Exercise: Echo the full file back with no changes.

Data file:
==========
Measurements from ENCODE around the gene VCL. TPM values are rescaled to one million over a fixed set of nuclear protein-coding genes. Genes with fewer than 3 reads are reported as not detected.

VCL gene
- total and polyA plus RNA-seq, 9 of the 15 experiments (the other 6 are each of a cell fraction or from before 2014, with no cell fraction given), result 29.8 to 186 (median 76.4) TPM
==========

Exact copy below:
Measurements from ENCODE around the gene VCL. TPM values are rescaled to one million over a fixed set of nuclear protein-coding genes. Genes with fewer than 3 reads are reported as not detected.

VCL gene
- total and polyA plus RNA-seq, 9 of the 15 experiments (the other 6 are each of a cell fraction or from before 2014, with no cell fraction given), result 29.8 to 186 (median 76.4) TPM